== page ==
Hester Pierce – the commissioner at the Securities and Exchange Commission (SEC) – admits that perhaps the agency’s reluctance to approve a bitcoin or crypto-based exchange-traded fund (ETF) was a bit of a mistake now that Canada has come so far in this department.
Pierce: A Bitcoin ETF Is Now Being Pushed More Than Ever
Over the years, many companies – from Van Eck to Bitwise – have submitted applications to get bitcoin ETFs approved by the Securities and Exchange Commission. Sadly, while some of these applications have gotten farther than others, the answer for many of them has always been a large and resounding “no,” as the SEC hasn’t been willing to take chances with crypto given the risks associated with it.
For one thing, crypto tends to be very volatile, and the agency has been worried that people could easily lose their money. The second is that crypto tends to be somewhat unregulated, and the organization likely had concerns about illicit activity.
Either way, the journey of a bitcoin ETF in the United States has been something of a long and arduous one. Now, Canada has unveiled several crypto-based ETFs, and it looks like America’s neighbor to the north has come out on top. Naturally, U.S. regulators – who are always looking to stay two steps ahead of the game – can’t be too happy about being left in the dust in this department.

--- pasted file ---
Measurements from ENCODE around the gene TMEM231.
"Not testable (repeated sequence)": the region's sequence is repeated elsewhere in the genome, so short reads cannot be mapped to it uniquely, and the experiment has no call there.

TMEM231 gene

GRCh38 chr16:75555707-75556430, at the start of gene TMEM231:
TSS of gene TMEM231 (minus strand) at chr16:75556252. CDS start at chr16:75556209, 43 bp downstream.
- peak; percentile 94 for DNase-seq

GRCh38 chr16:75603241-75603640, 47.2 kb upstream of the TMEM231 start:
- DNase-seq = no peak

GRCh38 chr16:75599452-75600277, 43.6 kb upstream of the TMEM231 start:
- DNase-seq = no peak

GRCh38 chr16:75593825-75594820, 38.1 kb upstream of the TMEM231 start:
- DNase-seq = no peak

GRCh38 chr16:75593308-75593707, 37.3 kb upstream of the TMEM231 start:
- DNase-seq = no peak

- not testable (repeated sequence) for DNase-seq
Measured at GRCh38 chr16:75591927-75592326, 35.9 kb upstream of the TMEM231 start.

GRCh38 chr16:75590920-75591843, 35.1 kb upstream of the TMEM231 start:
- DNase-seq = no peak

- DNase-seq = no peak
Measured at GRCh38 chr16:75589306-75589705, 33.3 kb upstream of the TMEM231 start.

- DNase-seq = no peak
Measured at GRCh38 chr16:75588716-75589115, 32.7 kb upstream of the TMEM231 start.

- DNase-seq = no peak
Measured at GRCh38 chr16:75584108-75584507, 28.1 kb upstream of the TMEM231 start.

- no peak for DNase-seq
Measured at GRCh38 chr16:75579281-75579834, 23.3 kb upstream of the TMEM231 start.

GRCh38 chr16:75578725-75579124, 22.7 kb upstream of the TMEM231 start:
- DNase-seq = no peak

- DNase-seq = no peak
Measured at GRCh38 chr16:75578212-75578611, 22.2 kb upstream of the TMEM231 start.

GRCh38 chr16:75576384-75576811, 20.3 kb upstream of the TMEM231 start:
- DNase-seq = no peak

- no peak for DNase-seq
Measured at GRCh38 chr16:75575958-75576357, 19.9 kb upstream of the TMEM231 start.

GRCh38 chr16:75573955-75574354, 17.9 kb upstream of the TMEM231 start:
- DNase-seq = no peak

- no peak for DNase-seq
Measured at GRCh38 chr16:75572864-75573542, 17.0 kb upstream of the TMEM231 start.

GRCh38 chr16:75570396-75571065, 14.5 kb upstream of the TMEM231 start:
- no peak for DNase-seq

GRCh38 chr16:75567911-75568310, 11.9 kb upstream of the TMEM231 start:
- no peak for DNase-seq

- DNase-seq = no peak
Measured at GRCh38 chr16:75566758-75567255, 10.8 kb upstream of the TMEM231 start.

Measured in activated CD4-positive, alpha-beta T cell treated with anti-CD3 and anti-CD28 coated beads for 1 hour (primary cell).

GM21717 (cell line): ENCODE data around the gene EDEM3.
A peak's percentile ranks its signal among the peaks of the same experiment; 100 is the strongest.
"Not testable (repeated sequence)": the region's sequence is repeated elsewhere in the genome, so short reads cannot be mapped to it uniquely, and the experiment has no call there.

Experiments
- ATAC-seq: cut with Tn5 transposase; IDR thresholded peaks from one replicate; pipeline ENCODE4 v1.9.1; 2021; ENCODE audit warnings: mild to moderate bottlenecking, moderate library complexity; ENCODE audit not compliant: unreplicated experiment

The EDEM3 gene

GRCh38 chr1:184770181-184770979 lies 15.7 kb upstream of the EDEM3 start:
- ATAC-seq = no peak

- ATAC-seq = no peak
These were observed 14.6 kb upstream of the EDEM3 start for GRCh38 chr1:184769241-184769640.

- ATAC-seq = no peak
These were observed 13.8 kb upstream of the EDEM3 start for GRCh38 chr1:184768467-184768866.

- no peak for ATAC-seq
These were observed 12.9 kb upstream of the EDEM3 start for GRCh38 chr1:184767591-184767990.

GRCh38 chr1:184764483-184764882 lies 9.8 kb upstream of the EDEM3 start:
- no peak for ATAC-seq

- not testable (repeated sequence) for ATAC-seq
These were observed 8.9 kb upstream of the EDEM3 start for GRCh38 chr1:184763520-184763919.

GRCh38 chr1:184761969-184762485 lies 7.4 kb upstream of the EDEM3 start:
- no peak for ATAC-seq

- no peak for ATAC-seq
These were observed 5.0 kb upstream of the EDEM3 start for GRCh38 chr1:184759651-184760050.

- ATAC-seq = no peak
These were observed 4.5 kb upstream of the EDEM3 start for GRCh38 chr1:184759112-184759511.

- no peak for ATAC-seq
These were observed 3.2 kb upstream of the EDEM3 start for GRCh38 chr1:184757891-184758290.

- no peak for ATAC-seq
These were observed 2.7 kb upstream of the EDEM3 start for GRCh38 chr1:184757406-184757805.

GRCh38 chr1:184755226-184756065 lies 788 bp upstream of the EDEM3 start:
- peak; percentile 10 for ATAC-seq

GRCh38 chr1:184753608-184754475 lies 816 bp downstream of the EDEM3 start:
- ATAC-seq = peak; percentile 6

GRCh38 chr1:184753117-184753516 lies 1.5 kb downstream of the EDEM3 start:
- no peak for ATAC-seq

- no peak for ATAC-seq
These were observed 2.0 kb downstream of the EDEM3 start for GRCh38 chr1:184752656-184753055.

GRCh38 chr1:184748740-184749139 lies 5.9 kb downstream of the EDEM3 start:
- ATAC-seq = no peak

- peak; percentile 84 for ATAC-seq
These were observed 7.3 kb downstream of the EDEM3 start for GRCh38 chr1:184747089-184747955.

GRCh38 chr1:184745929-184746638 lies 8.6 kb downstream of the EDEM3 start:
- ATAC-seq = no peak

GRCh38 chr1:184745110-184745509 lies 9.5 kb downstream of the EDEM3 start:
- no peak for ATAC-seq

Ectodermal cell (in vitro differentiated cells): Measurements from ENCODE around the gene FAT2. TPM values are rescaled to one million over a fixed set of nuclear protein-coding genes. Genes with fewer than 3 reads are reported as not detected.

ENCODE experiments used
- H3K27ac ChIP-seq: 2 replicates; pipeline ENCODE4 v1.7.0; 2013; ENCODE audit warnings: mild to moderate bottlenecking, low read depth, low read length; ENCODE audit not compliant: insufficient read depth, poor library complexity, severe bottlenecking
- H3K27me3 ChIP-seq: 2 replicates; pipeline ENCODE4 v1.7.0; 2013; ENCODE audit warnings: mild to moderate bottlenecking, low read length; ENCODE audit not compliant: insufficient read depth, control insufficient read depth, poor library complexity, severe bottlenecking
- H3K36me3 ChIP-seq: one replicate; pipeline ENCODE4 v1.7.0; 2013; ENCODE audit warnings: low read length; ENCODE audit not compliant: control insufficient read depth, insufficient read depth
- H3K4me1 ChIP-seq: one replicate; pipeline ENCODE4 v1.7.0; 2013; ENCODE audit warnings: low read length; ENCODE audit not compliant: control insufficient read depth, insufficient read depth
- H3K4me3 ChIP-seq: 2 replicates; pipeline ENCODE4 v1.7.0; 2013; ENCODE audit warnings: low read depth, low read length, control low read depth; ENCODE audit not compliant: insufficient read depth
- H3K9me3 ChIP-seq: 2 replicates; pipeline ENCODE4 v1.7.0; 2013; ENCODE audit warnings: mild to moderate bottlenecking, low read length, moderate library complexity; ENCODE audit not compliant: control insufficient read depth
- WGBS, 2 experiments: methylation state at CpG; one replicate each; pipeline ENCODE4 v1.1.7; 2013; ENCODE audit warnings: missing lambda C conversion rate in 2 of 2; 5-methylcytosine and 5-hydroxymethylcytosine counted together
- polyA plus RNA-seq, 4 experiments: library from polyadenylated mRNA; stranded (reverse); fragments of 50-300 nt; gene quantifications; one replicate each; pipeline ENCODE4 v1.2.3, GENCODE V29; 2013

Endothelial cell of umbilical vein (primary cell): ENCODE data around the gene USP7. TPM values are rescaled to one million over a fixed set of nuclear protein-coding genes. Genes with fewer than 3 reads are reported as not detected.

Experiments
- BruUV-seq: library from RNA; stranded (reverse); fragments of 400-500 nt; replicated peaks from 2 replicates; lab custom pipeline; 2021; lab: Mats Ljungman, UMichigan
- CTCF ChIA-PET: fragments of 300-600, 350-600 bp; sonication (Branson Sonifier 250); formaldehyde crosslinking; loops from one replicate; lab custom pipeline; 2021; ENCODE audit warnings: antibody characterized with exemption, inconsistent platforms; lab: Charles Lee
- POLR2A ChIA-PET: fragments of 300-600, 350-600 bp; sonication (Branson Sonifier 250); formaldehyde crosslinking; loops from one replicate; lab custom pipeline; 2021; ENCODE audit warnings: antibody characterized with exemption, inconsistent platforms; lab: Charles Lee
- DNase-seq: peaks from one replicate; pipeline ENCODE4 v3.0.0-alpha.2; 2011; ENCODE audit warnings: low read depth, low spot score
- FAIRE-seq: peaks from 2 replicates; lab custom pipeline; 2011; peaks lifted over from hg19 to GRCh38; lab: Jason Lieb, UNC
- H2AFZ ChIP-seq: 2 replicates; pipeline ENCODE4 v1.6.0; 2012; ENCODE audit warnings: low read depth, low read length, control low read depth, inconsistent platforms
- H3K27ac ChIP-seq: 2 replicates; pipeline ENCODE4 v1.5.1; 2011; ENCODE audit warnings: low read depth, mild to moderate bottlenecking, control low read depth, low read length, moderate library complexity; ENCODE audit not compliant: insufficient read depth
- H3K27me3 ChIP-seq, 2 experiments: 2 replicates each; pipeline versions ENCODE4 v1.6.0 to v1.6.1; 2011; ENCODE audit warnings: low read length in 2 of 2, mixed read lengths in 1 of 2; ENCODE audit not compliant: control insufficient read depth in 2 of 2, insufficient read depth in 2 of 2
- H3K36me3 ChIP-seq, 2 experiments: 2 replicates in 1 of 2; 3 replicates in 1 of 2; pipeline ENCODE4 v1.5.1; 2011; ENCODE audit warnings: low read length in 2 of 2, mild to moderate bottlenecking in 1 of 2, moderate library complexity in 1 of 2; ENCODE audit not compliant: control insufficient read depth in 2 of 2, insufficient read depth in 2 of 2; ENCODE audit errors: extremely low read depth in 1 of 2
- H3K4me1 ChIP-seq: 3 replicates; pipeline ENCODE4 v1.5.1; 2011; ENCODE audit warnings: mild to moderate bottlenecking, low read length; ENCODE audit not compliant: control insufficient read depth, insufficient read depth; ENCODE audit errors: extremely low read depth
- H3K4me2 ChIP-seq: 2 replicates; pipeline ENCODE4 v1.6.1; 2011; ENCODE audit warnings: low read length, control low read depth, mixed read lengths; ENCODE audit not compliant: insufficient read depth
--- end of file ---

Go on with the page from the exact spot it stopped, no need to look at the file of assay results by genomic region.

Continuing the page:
Pierce explained in an interview that there is now more pressure than ever to approve an ETF:
We’ve dug ourselves into a little bit of a hole. A lot of people are looking for a way to access the asset class.
In the past, as many as ten separate companies have tried to get bitcoin or crypto ETF applications approved, only to be swiftly cut down. Pierce, on the other hand, is a bit more open-minded when it comes to crypto than many of her peers and seems ready to open some doors here and there to further crypto product discussions. She states:
What I would urge my fellow regulators and people at the Fed to think is to think not only to have the reaction of looking at where the negatives are, but to really look for the positives.
Two Groups Joining Together to Create the Future
She also thinks that more can be accomplished should the public and private sectors decide to work together. She comments:
A lot of the real innovation happens in the private sector. Don’t try to squelch that out, and don’t view this as a competition between the private and the public sector. There tends to be a conservatism which I think is reflected in a lot of comments from regulators.
Lastly, she thinks the path towards a bitcoin ETF will become easier now that Gary Gensler – a former digital currency professor at MIT – is the nominated chairman of the agency.